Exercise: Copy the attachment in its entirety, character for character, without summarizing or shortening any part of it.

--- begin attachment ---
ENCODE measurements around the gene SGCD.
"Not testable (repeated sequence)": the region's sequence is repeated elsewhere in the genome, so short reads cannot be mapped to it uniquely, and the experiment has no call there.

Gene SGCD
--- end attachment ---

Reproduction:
ENCODE measurements around the gene SGCD.
"Not testable (repeated sequence)": the region's sequence is repeated elsewhere in the genome, so short reads cannot be mapped to it uniquely, and the experiment has no call there.

Gene SGCD